IT and Business Insights for SMB Solution Providers

How to Boost Productivity and Keep Employee Trust

Implemented properly and transparently, the monitoring of digital behavior data can offer benefits to both organizations and employees. By Vadim Vladimirskiy

LEADERS HAVE STRUGGLED to understand employee productivity since hybrid work increased in 2020. Some employers are turning to heavy-handed employee monitoring and surveillance technology to ensure remote and hybrid workers remain productive. The most invasive practices and tools have even caught the attention of Congress, which could enact legislation firming up employee rights.

Productivity monitoring doesn’t have to feel like “big brother,” however. In fact, many MSPs and IT leaders already have access to the employee data and insights they need to measure and ensure productivity without taking away employee privacy or autonomy.

The capture of digital behavior data can offer benefits to both organizations and employees. For example, data like what time the employee logs on in the morning and how long they interact with certain systems can help MSPs and their customers assess whether an employee needs more or fewer IT resources, or if an application can be eliminated or right-sized.

3 Best Practices to Build Trust

To determine how to put employee metrics to good use, consider the following best practices to boost your security posture and drive productivity.

1. Be transparent and help employees understand the “why.” Provide specifics about how the metrics work, and most importantly, why you’re using them.

For example, many organizations adopt monitoring strategies to protect sensitive data. Some industries, such as healthcare, require these technologies to safeguard highly sensitive information (like patient records), and verify and enforce compliance. When employees work from home, you need to ensure your customers’ information is secure and not at risk of falling into the hands of bad actors.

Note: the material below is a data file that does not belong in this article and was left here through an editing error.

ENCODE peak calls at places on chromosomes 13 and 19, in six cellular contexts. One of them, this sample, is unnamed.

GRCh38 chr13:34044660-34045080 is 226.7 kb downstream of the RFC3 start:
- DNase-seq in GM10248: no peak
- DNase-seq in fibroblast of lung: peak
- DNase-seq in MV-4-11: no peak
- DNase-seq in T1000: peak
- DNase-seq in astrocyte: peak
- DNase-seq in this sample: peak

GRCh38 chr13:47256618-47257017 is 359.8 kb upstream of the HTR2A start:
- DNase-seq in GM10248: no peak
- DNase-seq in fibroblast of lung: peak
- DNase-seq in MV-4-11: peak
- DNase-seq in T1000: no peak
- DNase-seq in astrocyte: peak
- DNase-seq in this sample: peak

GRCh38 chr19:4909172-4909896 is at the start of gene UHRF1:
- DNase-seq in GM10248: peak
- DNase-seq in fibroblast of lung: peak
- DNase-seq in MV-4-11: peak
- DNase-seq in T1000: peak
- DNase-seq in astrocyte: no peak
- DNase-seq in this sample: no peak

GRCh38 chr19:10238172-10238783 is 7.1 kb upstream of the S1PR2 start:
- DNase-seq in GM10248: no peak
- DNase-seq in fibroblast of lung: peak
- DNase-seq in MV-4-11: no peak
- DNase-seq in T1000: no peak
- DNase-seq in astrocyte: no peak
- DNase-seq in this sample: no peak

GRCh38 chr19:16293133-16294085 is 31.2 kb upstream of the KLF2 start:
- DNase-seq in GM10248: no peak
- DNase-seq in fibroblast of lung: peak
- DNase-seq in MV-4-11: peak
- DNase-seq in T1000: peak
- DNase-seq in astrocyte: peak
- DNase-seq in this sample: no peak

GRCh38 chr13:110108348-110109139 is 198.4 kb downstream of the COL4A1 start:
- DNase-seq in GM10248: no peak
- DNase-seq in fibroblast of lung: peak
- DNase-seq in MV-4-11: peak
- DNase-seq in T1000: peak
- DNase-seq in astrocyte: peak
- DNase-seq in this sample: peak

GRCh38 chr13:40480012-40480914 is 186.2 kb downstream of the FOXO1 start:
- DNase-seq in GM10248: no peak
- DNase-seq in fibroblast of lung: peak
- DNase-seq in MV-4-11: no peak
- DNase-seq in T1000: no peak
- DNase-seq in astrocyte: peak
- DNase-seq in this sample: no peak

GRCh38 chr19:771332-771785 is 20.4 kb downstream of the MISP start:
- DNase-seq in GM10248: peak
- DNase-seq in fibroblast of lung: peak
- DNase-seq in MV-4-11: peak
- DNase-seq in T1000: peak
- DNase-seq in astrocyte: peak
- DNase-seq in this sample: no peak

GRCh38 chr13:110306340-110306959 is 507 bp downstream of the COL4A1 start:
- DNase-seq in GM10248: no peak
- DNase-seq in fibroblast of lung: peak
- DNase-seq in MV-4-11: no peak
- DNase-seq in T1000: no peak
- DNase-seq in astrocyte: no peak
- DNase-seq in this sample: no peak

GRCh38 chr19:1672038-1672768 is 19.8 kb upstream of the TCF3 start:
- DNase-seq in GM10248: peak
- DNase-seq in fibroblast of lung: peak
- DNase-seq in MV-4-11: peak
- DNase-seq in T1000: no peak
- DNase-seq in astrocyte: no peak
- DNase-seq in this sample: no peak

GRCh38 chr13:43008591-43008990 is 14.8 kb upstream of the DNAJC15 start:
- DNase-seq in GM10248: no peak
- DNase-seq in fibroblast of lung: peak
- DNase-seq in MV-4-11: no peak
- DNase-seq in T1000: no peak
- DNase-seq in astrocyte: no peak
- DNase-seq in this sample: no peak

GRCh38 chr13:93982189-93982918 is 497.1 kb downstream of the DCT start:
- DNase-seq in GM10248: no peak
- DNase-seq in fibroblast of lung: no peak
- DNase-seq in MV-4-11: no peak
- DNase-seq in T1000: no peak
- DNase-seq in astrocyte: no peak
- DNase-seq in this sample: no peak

No matter your industry, you need to communicate monitoring policies and processes effectively to ensure employees feel informed and empowered. Set clear boundaries around the data that will be collected, how it will be used, and who will have access to it. And make sure employees have that information on Day One. You’ll also need to make sure any monitoring or data collection is transparent, ethical, and legal. Transparency goes a long way toward helping employees feel comfortable with monitoring activities.

2. Choose the right metrics and tools. Knowing how to access and use the right metrics can make all the difference when it comes to balancing productivity with employees’ comfort level. For example, Microsoft Viva gives employees insights into their work patterns, productivity levels, and suggestions to improve their overall well-being. Employers can’t access these insights—they are designed only to benefit the employee and their engagement, which in turn benefits the organization.

Additionally, when determining how to boost productivity, implement tools that focus on enabling collaboration and efficiency. For example, videoconferencing, virtual desktops, project management software, and instant messaging platforms like Slack help teams stay connected, productive, and secure—wherever they work from. And many platforms can help you unlock insights into how employees interact with the technology and how their use could be optimized.

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